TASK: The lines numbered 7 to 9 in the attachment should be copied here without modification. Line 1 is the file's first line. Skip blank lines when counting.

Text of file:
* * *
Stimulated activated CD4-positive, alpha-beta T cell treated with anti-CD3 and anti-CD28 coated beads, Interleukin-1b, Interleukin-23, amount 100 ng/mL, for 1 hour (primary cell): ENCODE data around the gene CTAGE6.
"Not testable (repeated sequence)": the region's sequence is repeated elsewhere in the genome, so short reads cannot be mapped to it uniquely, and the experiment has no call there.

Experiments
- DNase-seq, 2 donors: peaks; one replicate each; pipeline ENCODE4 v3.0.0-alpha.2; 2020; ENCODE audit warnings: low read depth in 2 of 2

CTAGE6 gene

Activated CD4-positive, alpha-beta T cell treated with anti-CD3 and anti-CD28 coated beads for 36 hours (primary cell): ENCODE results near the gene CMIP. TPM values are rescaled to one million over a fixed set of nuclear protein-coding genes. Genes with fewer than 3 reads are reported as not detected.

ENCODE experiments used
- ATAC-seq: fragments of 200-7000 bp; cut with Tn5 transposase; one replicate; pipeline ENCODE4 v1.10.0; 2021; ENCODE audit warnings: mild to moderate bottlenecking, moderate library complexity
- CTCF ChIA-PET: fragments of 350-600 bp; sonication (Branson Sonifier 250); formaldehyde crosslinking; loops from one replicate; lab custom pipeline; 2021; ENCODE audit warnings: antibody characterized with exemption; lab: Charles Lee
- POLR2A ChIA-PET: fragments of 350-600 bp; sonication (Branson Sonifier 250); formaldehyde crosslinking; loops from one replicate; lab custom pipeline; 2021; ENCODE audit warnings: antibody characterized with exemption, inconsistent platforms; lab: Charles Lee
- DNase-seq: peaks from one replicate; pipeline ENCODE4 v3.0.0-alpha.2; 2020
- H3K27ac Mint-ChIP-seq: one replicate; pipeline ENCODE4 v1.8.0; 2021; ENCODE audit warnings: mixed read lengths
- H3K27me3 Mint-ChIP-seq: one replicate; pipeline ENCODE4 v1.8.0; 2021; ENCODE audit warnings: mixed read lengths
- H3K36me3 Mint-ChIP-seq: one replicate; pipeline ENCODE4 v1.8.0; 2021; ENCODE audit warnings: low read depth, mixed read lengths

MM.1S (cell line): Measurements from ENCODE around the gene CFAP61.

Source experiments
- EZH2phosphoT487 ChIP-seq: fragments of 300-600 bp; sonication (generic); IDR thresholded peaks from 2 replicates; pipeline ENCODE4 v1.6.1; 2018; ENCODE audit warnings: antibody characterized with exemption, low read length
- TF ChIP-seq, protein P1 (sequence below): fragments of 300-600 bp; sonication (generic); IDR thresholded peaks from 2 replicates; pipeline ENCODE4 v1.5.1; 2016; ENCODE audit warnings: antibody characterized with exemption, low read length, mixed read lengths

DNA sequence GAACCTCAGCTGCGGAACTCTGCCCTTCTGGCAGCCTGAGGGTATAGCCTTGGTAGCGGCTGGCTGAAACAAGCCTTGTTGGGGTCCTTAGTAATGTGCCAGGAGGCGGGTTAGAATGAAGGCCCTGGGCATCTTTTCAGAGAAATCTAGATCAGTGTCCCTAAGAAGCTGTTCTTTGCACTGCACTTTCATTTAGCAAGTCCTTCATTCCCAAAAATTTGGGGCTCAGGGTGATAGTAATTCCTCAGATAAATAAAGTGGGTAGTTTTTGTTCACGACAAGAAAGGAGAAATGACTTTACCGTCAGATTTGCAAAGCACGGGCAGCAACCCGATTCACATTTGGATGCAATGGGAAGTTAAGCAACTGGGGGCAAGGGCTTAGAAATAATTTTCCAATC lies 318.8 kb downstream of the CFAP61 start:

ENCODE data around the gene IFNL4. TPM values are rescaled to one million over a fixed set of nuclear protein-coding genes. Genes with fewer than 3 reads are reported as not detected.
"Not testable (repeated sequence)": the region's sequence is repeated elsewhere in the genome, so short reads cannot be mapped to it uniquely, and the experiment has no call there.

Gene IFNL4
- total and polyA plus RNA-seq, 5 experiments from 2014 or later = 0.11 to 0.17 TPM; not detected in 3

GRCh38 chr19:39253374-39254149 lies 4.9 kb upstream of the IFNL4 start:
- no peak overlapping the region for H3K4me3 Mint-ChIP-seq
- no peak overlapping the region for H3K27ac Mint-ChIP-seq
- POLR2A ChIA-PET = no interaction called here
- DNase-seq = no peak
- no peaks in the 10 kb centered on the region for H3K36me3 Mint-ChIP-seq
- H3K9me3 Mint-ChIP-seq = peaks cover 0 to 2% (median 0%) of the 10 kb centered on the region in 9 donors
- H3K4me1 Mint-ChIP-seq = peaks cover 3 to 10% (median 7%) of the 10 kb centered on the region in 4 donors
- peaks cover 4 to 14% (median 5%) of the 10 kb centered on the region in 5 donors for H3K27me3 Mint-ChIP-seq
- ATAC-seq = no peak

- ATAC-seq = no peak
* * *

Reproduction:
ENCODE experiments used
- ATAC-seq: fragments of 200-7000 bp; cut with Tn5 transposase; one replicate; pipeline ENCODE4 v1.10.0; 2021; ENCODE audit warnings: mild to moderate bottlenecking, moderate library complexity
- CTCF ChIA-PET: fragments of 350-600 bp; sonication (Branson Sonifier 250); formaldehyde crosslinking; loops from one replicate; lab custom pipeline; 2021; ENCODE audit warnings: antibody characterized with exemption; lab: Charles Lee